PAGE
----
Native Americans helped the colonists survive in their new environment. They gave the colonists new crops such as squash and maize, and taught them farming methods. Native Americans also taught the colonists a crop rotation system, which helped to preserve soil nutrients. The Native Americans had a wonderful knowledge of the natural materials in the world around them. They were able to teach the settlers about food, medicine and dyes. This information was very important to the colonists and they learned how to become farmers. Another method used by the Native American was a technique in which rows of crops were placed closely to one another. In between the first set of crops another set would be placed. This was an efficient method saving space and making the most out of the land. The tradition of saving space and preparing it for the next generation was important to the Native Americans.
https://wn.com/Native_American_Farming_(Influenced_75_Of_The_World's_Food_Supply)
Westward Expansion: Crash Course US History #24

Westward Expansion: Crash Course US History #24

  • Order:
  • Duration: 12:44
  • Updated: 09 Aug 2013
  • views: 1363292
videos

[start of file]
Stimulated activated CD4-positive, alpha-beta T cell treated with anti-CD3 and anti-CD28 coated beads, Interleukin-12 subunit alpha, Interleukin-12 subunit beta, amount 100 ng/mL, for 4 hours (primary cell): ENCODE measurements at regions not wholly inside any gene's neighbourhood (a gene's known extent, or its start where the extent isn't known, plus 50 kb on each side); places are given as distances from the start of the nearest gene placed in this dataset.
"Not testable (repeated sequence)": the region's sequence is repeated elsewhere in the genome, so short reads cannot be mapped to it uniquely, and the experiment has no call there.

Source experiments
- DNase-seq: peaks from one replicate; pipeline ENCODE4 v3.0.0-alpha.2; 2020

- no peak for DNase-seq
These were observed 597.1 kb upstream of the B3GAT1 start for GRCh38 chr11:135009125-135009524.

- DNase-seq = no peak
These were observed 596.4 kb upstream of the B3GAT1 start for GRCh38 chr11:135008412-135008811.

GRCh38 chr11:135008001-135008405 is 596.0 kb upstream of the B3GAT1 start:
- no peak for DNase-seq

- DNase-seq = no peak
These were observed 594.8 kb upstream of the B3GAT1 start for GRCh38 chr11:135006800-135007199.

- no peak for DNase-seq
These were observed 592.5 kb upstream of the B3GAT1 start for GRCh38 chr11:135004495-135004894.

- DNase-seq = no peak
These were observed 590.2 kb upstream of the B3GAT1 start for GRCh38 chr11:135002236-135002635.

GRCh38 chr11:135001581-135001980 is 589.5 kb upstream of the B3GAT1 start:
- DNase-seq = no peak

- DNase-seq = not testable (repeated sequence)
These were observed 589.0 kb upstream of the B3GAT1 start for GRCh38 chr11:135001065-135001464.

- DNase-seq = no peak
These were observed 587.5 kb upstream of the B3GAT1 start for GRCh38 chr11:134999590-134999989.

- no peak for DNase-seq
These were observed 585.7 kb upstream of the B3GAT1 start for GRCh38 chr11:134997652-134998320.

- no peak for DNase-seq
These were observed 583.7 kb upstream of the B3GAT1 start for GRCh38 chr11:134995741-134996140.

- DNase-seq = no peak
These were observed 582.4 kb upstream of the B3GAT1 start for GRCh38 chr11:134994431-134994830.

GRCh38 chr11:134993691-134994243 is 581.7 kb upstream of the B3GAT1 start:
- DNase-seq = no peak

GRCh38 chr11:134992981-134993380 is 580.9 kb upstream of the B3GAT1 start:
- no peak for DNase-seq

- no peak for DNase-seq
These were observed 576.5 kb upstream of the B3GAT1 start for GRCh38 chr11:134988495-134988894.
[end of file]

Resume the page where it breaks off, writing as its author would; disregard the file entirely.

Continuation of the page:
In which John Green teaches you about the Wild, Wild, West, which as it turns out, wasn't as wild as it seemed in the movies. When we think of the western expansion of the United States in the 19th century, we're conditioned to imagine the loner. The self-reliant, unattached cowpoke roaming the prairie in search of wandering calves, or the half-addled prospector who has broken from reality thanks to the solitude of his single-minded quest for gold dust. While there may be a grain of truth to these classic Hollywood stereotypes, it isn't a very big grain of truth. Many of the pioneers who settled the west were family groups. Many were immigrants. Many were major corporations. The big losers in the westward migration were Native Americans, who were killed or moved onto reservations. Not cool, American pioneers. Support CrashCourse on Patreon: https://www.patreon.com/crashcourse Hey teachers and students - Check out CommonLit's free collection of reading passages and curriculum resources to learn more about the events of this episode. America’s Westward expansion was fueled by both Manifest Destiny and a desire to grow the nation and its resources — though at a cost: https://www.commonlit.org/texts/manifest-destiny As Americans continued to stream West on the name of Manifest Destiny, American Indians saw their lives changed forever as they moved from practising resistance to lives on reservations: https://www.commonlit.org/texts/from-resistance-to-reservations